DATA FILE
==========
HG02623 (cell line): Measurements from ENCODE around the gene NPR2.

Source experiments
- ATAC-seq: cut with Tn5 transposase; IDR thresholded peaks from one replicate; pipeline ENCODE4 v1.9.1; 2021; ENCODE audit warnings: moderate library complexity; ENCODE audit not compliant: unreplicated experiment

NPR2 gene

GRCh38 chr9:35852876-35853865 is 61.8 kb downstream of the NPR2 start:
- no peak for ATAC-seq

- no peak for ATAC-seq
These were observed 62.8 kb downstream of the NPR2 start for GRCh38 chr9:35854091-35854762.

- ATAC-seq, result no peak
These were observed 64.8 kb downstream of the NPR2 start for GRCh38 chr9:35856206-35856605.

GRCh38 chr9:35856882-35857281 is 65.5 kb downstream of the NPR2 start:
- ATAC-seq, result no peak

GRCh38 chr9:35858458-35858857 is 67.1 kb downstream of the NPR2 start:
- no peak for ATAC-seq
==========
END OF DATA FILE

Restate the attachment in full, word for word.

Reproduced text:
HG02623 (cell line): Measurements from ENCODE around the gene NPR2.

Source experiments
- ATAC-seq: cut with Tn5 transposase; IDR thresholded peaks from one replicate; pipeline ENCODE4 v1.9.1; 2021; ENCODE audit warnings: moderate library complexity; ENCODE audit not compliant: unreplicated experiment

NPR2 gene

GRCh38 chr9:35852876-35853865 is 61.8 kb downstream of the NPR2 start:
- no peak for ATAC-seq

- no peak for ATAC-seq
These were observed 62.8 kb downstream of the NPR2 start for GRCh38 chr9:35854091-35854762.

- ATAC-seq, result no peak
These were observed 64.8 kb downstream of the NPR2 start for GRCh38 chr9:35856206-35856605.

GRCh38 chr9:35856882-35857281 is 65.5 kb downstream of the NPR2 start:
- ATAC-seq, result no peak

GRCh38 chr9:35858458-35858857 is 67.1 kb downstream of the NPR2 start:
- no peak for ATAC-seq